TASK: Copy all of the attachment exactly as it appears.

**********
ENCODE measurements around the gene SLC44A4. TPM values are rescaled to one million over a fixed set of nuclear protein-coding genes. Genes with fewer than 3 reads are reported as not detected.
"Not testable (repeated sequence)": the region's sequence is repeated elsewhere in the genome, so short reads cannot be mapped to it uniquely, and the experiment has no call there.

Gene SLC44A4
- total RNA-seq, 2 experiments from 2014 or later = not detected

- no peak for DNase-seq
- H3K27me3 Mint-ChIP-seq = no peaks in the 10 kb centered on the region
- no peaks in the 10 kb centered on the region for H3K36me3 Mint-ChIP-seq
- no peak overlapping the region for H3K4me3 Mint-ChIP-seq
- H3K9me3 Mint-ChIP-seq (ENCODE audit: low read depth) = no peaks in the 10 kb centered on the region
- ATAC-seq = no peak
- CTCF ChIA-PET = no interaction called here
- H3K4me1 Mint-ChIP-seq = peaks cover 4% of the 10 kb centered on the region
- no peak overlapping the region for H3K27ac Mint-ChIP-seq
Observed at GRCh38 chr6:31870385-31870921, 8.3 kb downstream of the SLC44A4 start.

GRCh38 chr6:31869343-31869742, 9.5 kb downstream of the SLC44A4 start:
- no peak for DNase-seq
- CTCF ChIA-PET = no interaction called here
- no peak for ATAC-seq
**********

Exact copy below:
ENCODE measurements around the gene SLC44A4. TPM values are rescaled to one million over a fixed set of nuclear protein-coding genes. Genes with fewer than 3 reads are reported as not detected.
"Not testable (repeated sequence)": the region's sequence is repeated elsewhere in the genome, so short reads cannot be mapped to it uniquely, and the experiment has no call there.

Gene SLC44A4
- total RNA-seq, 2 experiments from 2014 or later = not detected

- no peak for DNase-seq
- H3K27me3 Mint-ChIP-seq = no peaks in the 10 kb centered on the region
- no peaks in the 10 kb centered on the region for H3K36me3 Mint-ChIP-seq
- no peak overlapping the region for H3K4me3 Mint-ChIP-seq
- H3K9me3 Mint-ChIP-seq (ENCODE audit: low read depth) = no peaks in the 10 kb centered on the region
- ATAC-seq = no peak
- CTCF ChIA-PET = no interaction called here
- H3K4me1 Mint-ChIP-seq = peaks cover 4% of the 10 kb centered on the region
- no peak overlapping the region for H3K27ac Mint-ChIP-seq
Observed at GRCh38 chr6:31870385-31870921, 8.3 kb downstream of the SLC44A4 start.

GRCh38 chr6:31869343-31869742, 9.5 kb downstream of the SLC44A4 start:
- no peak for DNase-seq
- CTCF ChIA-PET = no interaction called here
- no peak for ATAC-seq